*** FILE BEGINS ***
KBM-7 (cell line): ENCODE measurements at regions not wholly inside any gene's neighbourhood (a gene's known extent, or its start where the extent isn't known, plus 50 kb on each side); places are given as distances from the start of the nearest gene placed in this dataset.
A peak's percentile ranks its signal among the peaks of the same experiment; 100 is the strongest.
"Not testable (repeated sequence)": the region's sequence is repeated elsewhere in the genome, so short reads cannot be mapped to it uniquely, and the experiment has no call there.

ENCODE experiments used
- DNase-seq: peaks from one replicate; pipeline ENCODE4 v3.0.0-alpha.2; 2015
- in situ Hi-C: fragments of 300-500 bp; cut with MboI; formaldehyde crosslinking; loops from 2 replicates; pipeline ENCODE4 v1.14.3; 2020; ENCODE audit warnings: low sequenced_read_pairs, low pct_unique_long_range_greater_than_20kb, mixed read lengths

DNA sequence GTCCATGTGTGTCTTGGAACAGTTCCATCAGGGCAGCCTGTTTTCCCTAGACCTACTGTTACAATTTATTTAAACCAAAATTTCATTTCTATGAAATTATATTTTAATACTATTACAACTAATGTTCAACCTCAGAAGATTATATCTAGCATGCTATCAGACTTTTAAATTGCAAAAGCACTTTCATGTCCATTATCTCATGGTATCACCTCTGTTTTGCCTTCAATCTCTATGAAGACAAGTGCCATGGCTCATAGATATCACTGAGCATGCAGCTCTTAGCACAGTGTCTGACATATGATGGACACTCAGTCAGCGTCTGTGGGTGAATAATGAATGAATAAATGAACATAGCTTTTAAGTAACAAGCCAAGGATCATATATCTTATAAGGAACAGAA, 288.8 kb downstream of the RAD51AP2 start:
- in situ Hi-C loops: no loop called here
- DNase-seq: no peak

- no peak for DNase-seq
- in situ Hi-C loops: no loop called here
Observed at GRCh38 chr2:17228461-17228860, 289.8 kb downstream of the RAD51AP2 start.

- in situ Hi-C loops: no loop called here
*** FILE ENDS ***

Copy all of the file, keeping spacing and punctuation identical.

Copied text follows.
KBM-7 (cell line): ENCODE measurements at regions not wholly inside any gene's neighbourhood (a gene's known extent, or its start where the extent isn't known, plus 50 kb on each side); places are given as distances from the start of the nearest gene placed in this dataset.
A peak's percentile ranks its signal among the peaks of the same experiment; 100 is the strongest.
"Not testable (repeated sequence)": the region's sequence is repeated elsewhere in the genome, so short reads cannot be mapped to it uniquely, and the experiment has no call there.

ENCODE experiments used
- DNase-seq: peaks from one replicate; pipeline ENCODE4 v3.0.0-alpha.2; 2015
- in situ Hi-C: fragments of 300-500 bp; cut with MboI; formaldehyde crosslinking; loops from 2 replicates; pipeline ENCODE4 v1.14.3; 2020; ENCODE audit warnings: low sequenced_read_pairs, low pct_unique_long_range_greater_than_20kb, mixed read lengths

DNA sequence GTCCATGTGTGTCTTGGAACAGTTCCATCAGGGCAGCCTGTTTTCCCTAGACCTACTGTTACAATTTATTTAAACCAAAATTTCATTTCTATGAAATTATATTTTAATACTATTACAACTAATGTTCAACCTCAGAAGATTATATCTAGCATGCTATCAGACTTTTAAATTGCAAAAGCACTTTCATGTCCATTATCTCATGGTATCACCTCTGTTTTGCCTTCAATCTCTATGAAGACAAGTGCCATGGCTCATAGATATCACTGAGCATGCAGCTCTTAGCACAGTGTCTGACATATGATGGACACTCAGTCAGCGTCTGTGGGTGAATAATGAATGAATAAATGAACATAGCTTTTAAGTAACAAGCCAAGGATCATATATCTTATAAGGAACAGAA, 288.8 kb downstream of the RAD51AP2 start:
- in situ Hi-C loops: no loop called here
- DNase-seq: no peak

- no peak for DNase-seq
- in situ Hi-C loops: no loop called here
Observed at GRCh38 chr2:17228461-17228860, 289.8 kb downstream of the RAD51AP2 start.

- in situ Hi-C loops: no loop called here